Have some vintage sports photographs you’re trying to protect? Don’t forget the basics.
by Dave Poon
If you are among the growing legions collecting antique photographs, it is important to preserve and protect the classic images you value. You may have a treasured album full of images or are just now getting into searching and collecting them. Either way, it’s important to know how to take care of these valuable items.
Fortunately, with the technological advancements in photo preservation and restoration, there are ways to preserve vintage photos.
1. Antique photos should be kept properly. Sunlight can severely damage the photograph’s original settings. It’s smart to store them in a secure place–not in your attic, basement, or garage.
Secure them specifically for long term storage and stability. Use archival products that are designed to keep and secure antique photographs. These products can keep your collections from extreme sunlight, changing humidity and temperature that can trigger deterioration.
2. Use clear plastic sleeves with the right sizes for your photographic postcards, cabinet cards, and stereo views to store them properly. Archival materials are very efficient in keeping photographs free of deterioration.
Archival materials have polyester and polypropylene which are efficient for long term storage. Cabinet cards are also inserted to antique file albums for extra protection from dust and fingerprints.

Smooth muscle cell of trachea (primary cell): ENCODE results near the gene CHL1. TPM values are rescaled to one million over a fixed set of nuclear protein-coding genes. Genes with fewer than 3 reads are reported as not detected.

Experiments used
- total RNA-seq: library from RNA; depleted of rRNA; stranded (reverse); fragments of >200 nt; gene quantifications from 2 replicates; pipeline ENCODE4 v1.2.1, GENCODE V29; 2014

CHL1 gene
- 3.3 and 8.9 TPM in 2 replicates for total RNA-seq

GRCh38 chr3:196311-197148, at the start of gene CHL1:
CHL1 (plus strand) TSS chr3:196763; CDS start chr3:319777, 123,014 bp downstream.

3. Photograph collections can be well organized and secured in a loose leaf album. If the photographs vary from small to large pictures, the photographs can be arranged using an archival paper pages. Use a Mylar or a polypropylene archival album with three ring binders to protect and keep photos from sunlight and rodents.
4. Use a polyetheline bag for large antique pictures. For best preservation of the original settings and colors, each picture should be attached to pure rag acid-free mat board. Use acid-free linen to hold the mats together. Some experts also recommend non-buffed pure rag materials for those albumen prints.
Avoid exposing antique photos to any components that contain sulfur dioxide, fumes, fresh paint, and fumes that exist from cleaning oxidants. Store antique photos in proper secured enclosures made of good clean plastic.
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